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A licensing agent is a patent agent that is licensed by the United States Patent and Trademark Office (“USPTO”) to assist individuals in all areas of the patent application process. Licensed patent agents in specific jurisdictions can be found at http://www.uspto.gov/. A licensed patent agent can assist with the application process but cannot represent an individual in court, should the need arise. Patent agents have backgrounds in areas such as electrical engineering, chemistry, mechanical engineering, pharmacology or some other science.
Why Use An Agent?
Patent agents are often highly specialized in a particular field of patent law and are decidedly less expensive than attorneys. Patent agents frequently have as much knowledge as patent attorneys when it comes to filing the patent application, and the outcome with a patent agent is generally just as good as with an attorney for applications that are relatively straight-forward and do not require any litigation or court time.
Attorneys As Agents
A patent attorney can serve to both assist during the patent application process as well as represent an applicant in court if the need arises. Patent attorneys tend to be specialized in patent law and generally can be a valuable asset during the entire application process. If any litigation need presents itself, having an attorney on hand who has intimate knowledge of the case can be the difference between success and failure with the United States Patent and Trademark Office (“USPTO”).
As with any relationship where confidential information will be exchanged, patent agent agreements should include a non-disclosure provision to protect the intellectual property of the inventor. Agent agreements should also stipulate the nature of the agent/inventor relationship, disclose pricing agreements and set a timeline for the filing of an application. The agreement should also stipulate that in the event that a matter concerning the patent goes to trial or needs to be litigated, the patent agent will not be able to assist the inventor and the inventor will need to hire a separate attorney.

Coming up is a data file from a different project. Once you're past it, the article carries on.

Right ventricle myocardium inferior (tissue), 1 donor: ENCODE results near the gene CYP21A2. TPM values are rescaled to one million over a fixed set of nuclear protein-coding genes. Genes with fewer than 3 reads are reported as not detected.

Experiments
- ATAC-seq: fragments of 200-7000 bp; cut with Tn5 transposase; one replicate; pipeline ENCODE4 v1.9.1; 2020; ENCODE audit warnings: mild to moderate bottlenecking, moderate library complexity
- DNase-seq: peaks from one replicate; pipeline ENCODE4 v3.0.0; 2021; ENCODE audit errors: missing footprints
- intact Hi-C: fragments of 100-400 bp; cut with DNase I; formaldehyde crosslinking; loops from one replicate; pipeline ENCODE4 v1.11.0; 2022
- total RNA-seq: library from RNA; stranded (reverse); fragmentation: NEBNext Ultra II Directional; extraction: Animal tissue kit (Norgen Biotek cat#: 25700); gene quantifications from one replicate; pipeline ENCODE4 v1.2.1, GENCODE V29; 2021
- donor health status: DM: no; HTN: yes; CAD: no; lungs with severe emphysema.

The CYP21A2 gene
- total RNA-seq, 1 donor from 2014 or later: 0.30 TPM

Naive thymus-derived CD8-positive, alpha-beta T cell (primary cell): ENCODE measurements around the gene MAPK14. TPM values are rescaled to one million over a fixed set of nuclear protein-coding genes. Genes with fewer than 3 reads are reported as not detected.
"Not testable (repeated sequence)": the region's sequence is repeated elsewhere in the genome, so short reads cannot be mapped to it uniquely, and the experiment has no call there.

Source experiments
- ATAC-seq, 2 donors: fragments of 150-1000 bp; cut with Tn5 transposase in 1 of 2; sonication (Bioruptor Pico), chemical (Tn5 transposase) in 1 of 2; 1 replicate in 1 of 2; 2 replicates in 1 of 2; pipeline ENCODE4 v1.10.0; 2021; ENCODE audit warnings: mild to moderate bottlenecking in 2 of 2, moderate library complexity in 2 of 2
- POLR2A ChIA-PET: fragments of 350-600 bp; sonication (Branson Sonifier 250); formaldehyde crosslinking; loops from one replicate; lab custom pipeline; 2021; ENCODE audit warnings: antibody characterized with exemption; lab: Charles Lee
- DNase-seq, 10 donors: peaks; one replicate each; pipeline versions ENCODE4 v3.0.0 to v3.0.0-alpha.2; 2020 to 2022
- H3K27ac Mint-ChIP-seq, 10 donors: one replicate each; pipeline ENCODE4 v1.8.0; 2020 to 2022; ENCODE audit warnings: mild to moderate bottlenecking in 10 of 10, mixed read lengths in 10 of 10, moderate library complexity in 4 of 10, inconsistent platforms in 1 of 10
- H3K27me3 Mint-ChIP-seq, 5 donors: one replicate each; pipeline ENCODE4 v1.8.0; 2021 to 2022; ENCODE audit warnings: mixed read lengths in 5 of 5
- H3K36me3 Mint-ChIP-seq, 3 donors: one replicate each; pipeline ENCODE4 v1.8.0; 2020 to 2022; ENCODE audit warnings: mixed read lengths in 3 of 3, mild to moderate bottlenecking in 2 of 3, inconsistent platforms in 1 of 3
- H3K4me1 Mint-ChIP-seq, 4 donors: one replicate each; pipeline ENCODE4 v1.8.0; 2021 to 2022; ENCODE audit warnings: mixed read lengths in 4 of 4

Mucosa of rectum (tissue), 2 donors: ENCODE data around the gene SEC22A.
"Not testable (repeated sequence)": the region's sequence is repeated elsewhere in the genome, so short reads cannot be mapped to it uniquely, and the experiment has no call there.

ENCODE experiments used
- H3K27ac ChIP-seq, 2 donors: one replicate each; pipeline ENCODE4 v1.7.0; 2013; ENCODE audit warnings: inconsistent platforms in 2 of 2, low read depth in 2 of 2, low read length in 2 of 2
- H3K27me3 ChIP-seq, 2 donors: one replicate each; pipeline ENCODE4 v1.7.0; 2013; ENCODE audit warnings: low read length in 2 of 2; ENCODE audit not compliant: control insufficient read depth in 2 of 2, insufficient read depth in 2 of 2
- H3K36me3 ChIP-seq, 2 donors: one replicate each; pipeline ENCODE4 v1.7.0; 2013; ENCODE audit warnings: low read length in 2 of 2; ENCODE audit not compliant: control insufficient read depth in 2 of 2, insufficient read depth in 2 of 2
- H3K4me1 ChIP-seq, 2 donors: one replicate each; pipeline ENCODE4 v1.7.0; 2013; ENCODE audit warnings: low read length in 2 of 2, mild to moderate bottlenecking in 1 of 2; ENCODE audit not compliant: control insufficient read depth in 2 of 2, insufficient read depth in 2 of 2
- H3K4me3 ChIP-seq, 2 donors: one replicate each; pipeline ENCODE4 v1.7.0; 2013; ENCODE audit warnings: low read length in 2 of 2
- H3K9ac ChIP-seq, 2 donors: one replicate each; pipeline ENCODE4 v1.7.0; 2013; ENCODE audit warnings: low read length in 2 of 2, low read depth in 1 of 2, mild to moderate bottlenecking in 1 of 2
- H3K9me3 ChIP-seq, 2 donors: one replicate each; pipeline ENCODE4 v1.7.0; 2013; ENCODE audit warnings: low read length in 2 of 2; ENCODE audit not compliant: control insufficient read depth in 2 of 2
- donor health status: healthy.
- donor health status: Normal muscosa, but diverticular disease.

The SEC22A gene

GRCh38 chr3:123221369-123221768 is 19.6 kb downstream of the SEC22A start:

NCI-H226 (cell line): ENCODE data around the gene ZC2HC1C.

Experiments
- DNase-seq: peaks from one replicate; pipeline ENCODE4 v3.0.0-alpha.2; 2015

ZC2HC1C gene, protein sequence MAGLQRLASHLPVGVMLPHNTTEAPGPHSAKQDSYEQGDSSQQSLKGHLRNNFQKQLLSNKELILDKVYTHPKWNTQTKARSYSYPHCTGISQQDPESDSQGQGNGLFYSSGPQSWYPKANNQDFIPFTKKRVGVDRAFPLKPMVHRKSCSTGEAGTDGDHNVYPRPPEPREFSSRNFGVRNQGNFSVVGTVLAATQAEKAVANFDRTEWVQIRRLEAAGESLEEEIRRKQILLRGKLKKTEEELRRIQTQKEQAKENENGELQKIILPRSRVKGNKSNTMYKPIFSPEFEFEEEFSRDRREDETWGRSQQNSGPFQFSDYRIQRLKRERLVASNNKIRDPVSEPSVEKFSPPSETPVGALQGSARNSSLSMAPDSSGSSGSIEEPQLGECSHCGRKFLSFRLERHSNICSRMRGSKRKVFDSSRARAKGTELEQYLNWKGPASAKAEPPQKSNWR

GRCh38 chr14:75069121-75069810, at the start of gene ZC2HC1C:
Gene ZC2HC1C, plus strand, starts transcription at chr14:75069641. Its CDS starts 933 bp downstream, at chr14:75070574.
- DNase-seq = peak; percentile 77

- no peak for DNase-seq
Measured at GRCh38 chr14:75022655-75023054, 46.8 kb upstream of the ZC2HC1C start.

Invention Marketing Scams
If it sounds too good to be true, it probably is. Many marketing firms advertise that they are in the business of marketing products on behalf of inventors; however, these businesses are often nothing more than marketing scams. The reality is that these “marketing firms” will require high monthly payments in exchange for their “marketing services” or will require an upfront fee followed by payment installments. The statistics show that such firms do very little, if anything, to actually market the products of investors, and boast a success rate of less than 1% overall. To avoid marketing scams, make sure to only utilize the services of reputable industry professionals, and be weary of businesses that promise you huge result for a low monthly fee.